But consider this: If we can’t do anything to earn our salvation (see Romans 4), can we then do something to lose it? If so, then our salvation is based on our efforts and not the finished work of Christ on the cross.

While I don’t intend to demean the word of God in regard to this passage, it’s also helpful to take into consideration the whole corpus of Scripture. I could quote numerous Scriptures that convey a different message, but I’ll just quote one. Paul wrote in Philippians 1:6, “Being confident of this, that he who began a good work in you will carry it on to completion until the day of Christ Jesus.” If Christ lives in you, he will continue the good work he started.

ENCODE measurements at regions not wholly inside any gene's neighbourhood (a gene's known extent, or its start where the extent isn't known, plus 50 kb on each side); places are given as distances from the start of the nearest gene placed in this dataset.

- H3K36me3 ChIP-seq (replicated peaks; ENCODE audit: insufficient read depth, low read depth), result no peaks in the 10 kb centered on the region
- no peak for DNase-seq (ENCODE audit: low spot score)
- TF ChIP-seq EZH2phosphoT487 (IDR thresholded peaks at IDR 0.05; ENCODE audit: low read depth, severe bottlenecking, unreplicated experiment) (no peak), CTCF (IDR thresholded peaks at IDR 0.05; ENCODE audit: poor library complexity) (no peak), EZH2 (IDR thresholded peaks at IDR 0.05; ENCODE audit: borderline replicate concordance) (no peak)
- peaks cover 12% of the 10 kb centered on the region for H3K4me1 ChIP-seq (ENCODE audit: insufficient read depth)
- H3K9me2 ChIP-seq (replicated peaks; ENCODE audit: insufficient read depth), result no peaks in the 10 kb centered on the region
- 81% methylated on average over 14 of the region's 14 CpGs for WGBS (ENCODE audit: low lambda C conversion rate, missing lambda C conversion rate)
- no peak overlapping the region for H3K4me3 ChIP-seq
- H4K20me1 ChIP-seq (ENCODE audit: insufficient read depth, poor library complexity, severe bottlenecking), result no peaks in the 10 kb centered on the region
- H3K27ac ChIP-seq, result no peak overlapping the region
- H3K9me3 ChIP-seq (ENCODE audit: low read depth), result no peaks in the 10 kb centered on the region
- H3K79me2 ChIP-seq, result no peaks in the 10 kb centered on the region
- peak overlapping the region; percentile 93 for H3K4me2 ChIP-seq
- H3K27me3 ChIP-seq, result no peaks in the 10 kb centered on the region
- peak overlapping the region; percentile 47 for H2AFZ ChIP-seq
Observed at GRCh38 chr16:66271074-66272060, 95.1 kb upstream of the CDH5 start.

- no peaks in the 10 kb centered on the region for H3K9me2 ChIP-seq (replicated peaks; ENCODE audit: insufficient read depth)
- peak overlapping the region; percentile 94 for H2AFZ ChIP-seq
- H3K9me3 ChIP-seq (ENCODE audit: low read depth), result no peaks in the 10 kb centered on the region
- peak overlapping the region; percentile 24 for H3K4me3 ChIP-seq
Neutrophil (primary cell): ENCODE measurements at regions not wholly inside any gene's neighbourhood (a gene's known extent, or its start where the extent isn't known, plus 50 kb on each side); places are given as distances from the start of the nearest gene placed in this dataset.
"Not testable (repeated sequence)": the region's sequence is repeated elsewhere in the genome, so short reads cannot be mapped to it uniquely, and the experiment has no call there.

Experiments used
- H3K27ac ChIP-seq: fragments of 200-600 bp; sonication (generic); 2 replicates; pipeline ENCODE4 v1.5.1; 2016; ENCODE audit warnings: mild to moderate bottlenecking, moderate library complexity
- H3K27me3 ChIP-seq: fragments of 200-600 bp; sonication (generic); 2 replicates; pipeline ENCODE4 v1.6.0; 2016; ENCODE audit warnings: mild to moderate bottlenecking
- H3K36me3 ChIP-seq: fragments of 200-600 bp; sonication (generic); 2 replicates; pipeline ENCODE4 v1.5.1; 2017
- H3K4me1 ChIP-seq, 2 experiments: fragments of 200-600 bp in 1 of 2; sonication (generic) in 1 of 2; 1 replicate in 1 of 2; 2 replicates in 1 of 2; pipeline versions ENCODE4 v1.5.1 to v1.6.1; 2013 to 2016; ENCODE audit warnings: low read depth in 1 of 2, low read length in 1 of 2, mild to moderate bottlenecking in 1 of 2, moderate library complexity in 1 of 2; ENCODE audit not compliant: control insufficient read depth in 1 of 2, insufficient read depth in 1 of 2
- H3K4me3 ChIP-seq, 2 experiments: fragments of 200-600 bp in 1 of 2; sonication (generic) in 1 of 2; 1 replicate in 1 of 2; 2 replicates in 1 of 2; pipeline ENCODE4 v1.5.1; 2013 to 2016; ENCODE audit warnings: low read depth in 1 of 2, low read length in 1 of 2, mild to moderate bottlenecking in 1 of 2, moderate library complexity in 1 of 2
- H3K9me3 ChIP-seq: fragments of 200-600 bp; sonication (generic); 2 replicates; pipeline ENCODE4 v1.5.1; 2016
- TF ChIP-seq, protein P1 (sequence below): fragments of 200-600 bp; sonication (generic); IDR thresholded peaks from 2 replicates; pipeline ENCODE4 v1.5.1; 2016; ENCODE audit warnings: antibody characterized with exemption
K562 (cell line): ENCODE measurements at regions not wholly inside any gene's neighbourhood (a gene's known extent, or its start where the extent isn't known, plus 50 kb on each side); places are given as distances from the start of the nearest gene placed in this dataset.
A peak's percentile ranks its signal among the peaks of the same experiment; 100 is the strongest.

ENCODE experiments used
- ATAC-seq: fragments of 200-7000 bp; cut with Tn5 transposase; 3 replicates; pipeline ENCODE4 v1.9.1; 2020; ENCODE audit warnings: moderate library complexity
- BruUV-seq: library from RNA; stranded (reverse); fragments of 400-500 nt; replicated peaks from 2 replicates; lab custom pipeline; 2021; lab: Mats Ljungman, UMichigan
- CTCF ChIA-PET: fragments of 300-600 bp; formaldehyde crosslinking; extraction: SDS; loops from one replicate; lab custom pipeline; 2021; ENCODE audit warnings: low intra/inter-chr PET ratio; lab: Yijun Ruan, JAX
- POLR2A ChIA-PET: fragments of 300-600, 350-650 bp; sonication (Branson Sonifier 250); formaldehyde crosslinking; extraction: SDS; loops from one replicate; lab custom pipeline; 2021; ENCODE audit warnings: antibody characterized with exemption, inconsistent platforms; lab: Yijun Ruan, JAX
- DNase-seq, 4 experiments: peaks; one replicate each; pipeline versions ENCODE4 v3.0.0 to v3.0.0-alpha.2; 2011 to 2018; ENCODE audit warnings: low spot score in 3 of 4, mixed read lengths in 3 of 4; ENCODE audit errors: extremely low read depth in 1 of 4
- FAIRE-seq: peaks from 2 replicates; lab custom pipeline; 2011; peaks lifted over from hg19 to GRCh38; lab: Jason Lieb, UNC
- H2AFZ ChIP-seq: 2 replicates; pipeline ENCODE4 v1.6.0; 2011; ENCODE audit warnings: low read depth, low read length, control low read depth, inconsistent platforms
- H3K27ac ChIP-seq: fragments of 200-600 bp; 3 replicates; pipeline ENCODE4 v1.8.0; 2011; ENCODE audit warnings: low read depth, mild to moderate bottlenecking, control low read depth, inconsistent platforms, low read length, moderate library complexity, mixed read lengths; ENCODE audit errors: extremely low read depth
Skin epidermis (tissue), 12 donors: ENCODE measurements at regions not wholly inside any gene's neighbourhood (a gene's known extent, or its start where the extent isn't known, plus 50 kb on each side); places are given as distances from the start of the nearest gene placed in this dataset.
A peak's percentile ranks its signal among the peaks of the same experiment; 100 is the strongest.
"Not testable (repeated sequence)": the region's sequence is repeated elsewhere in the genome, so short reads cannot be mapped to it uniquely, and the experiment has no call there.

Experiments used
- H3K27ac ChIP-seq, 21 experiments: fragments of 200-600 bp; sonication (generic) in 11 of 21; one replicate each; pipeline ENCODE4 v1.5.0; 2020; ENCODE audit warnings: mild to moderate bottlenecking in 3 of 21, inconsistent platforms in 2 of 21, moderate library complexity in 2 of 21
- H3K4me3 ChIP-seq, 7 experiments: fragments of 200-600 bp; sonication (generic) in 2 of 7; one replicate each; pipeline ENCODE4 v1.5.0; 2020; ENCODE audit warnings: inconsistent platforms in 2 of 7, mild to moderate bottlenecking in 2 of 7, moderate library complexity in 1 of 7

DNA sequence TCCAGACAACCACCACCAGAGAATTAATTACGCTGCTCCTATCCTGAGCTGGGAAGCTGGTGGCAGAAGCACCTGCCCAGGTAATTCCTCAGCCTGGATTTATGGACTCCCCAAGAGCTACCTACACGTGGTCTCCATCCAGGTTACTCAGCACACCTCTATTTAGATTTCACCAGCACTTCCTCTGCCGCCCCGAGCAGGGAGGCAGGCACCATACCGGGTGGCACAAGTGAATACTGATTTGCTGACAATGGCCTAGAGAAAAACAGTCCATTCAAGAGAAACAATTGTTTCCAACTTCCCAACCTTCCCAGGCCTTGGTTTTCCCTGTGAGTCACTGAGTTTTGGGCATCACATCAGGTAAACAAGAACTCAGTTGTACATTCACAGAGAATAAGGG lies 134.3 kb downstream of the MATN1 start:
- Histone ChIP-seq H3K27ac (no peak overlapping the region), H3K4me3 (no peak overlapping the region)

The underlying question in all of this still remains: is there an unforgivable sin?

My short answer: If you’re concerned that you’ve committed the unforgivable sin against God, you’re probably okay. Obviously you haven’t strayed so far that the Holy Spirit can’t reach you. Furthermore, God never intended for us to live in the fear of being damned to hell for doing something. That doesn’t sound like the abundant life Jesus speaks of in John 10:10.

But what about people who aren’t concerned? It seems to me that forfeiting our salvation is possible, but not probable. Perhaps it happens in the case of apostasy, where a person completely rejects the faith, but only on rare occasion.

So where do we go with Hebrews 6:4-6? Looking closely at the verse, nowhere does it say that people who turn their back on Jesus will be left behind. The seed of the gospel still remains, but it lies dormant in the soil of their hearts. It’s certainly not the abundant life, but it also speaks to the love of Jesus that never lets us go.